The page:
Penn State places head fencing coach Wes Glon on paid leave after allegations surface
A former Penn State fencer filed a federal lawsuit against Penn State and head coach Wes Glon, alleging abuse, but it's not clear if it was that complaint or another that prompted this month's action.
Pennsylvania State University has placed Wes Glon, its longtime head fencing coach, on paid leave after learning that USA Fencing — the sport’s amateur governing body — had taken certain measures to protect its athletes after allegations were raised.
Neither Penn State nor USA Fencing would describe the measures taken or the nature of the allegations.
“Prompted by a report from a member of our community, USA Fencing informed Mr. Glon that it was imposing measures designed to protect our athletes,” USA Fencing said in a statement to the Inquirer. “Because this investigation is ongoing, we can’t share additional details at this time.”
The allegations, if upheld, USA Fencing said, “would be violations of the SafeSport Code.”
Glon, the organization said, resigned Saturday as president of the Central Division of USA Fencing, at USA Fencing’s request. The investigation, the statement said, is being conducted by the U.S. Center for SafeSport, the nonprofit that monitors abuse in Olympic sports.
A man who said he was Glon hung up on a reporter who called seeking comment. A voicemail left with Glon’s lawyer, Jeffrey A. Lutsky, was not immediately returned.
It’s the second time that Glon has been out of his Penn State coaching job after allegations surfaced. He was placed on interim suspension over a year ago after SafeSport suspended him for three years following a complaint by a North Carolina coach that he suppressed her sexual-misconduct complaint against one of his assistants.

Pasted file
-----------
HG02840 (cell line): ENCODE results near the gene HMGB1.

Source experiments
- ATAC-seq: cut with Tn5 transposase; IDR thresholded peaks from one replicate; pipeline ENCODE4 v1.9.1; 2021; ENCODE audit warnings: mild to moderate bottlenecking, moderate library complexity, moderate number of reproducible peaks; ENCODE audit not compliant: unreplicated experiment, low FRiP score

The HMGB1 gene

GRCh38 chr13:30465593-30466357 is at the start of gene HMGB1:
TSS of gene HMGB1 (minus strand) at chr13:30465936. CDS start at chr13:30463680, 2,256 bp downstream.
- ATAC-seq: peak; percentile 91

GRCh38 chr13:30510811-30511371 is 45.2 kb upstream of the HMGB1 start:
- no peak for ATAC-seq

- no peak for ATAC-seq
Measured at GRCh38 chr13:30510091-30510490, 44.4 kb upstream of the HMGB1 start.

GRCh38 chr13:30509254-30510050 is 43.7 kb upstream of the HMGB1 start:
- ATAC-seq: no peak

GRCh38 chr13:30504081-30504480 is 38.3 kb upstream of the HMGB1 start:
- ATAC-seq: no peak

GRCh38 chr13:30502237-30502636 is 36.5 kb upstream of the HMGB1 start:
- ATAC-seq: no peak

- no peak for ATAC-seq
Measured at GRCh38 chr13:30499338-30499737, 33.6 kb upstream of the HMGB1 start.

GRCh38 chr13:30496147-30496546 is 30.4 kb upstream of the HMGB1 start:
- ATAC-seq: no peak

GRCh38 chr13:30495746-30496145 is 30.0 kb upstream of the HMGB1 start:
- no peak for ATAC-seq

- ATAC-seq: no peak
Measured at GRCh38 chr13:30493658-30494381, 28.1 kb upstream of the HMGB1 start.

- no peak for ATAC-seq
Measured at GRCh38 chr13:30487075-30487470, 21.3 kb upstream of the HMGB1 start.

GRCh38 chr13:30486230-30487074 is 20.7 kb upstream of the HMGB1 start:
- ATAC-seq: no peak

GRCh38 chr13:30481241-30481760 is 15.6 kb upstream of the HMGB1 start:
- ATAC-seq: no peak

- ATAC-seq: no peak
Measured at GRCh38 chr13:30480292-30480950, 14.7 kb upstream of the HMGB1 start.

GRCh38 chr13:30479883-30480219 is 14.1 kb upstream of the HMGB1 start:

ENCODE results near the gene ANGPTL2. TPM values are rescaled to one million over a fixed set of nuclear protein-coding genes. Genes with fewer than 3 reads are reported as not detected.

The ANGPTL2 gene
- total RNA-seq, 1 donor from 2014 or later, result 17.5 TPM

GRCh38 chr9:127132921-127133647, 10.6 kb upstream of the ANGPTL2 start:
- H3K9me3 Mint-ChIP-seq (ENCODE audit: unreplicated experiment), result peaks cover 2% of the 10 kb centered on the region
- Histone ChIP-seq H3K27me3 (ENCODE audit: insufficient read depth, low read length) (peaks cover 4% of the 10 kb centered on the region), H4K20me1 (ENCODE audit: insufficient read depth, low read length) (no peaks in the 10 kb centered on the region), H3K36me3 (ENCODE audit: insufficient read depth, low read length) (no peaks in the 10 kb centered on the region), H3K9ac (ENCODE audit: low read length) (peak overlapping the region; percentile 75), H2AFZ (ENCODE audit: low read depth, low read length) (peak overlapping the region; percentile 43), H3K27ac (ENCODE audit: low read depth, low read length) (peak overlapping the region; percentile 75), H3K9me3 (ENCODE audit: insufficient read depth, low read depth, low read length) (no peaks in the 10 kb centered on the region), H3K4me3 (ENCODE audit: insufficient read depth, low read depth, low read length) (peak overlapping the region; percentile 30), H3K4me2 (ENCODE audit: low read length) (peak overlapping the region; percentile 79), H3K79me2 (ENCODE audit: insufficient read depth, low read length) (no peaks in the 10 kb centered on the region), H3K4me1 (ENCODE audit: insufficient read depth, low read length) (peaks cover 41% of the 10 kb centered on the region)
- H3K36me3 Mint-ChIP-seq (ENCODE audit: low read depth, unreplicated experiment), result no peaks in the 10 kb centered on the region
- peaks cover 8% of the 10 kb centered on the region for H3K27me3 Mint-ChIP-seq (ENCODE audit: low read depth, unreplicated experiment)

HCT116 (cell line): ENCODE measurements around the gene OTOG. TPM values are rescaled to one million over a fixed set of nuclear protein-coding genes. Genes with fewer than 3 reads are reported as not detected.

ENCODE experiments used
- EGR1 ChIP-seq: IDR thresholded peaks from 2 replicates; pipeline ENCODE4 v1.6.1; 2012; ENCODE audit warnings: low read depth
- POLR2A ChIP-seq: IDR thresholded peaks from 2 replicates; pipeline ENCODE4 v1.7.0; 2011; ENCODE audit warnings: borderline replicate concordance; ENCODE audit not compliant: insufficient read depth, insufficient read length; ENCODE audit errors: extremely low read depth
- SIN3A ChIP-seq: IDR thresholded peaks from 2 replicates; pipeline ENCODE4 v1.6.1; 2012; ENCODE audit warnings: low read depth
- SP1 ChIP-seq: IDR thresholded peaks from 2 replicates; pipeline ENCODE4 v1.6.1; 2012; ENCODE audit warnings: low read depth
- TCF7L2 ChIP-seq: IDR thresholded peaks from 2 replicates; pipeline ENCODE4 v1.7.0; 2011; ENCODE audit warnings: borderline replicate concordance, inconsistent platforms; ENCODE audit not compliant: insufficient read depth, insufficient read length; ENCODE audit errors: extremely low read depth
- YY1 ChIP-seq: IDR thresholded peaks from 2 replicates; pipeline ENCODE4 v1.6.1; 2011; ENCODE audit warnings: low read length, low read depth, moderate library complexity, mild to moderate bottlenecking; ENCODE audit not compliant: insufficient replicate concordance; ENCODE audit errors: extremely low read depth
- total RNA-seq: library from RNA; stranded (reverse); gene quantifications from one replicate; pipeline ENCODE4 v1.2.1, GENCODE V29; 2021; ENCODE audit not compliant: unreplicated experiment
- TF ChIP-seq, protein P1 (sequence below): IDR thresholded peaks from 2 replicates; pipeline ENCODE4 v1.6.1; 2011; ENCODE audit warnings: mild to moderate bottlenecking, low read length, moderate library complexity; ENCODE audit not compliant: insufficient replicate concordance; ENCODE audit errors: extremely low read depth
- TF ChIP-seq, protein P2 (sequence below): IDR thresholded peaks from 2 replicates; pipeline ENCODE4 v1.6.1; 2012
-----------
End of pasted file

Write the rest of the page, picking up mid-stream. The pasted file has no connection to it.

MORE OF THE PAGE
But Penn State reinstated him to the position in November after an arbitrator overturned the three-year suspension and instead imposed a six-month term of probation.
In April, another complaint was lodged against Glon in a federal lawsuit by a former Penn State fencer who alleged Glon abused her with gibes about her weight and fencing talent and even dismissed her fear that she had suffered a concussion. It is unclear whether the investigation and actions by USA Fencing this month were prompted by either of the two complaints.
Zara Moss, 22, once an Olympic hopeful from Pittsburgh, said Glon, a coach at Penn State since 1985, injured her by forcing her to spar against him without protective equipment when she was a freshman and repeatedly disparaged her as too heavy, telling her she was “better when she was skinny,” according to the suit that was filed in the Middle District of Pennsylvania.
Chelsea Weaver, the lawyer representing Moss, called the actions concerning Glon “encouraging, but it’s not enough.”
Abuse in fencing is still happening despite vows to stop it, she said, and parts of its culture “have allowed abuse to fester.”
“No one pursuing educational or athletic excellence should ever experience abuse for any reason,” she said.
Moss had told The Inquirer in April that she had filed a complaint with SafeSport.
Jennifer Oldham, the North Carolina fencing coach whose case sparked the first SafeSport review of Glon, also had filed a lawsuit against Penn State, but it was dismissed in May by a U.S. District Court judge. Oldham and her lawyer are appealing that decision.
“Glon’s behavior will continue until Penn State realizes the financial and reputational costs of keeping him far outweigh the benefits of mollycoddling a coach,” said Oldham’s lawyer, Kerstin Walker Sutton.
Oldham, head coach of the Mid-South Fencers’ Club in Durham, N.C., alleged that Glon had failed to act on her complaint that one of his assistants, George “Gia” Abashidze, grabbed and sexually harassed her on a plane when she was returning in 2017 from a competition with a group of fencing coaches. Penn State ultimately fired Abashidze but left Glon in place.
Penn State said Monday that Glon would remain on leave pending further information and that Adam Kaszubowski would serve as interim head coach.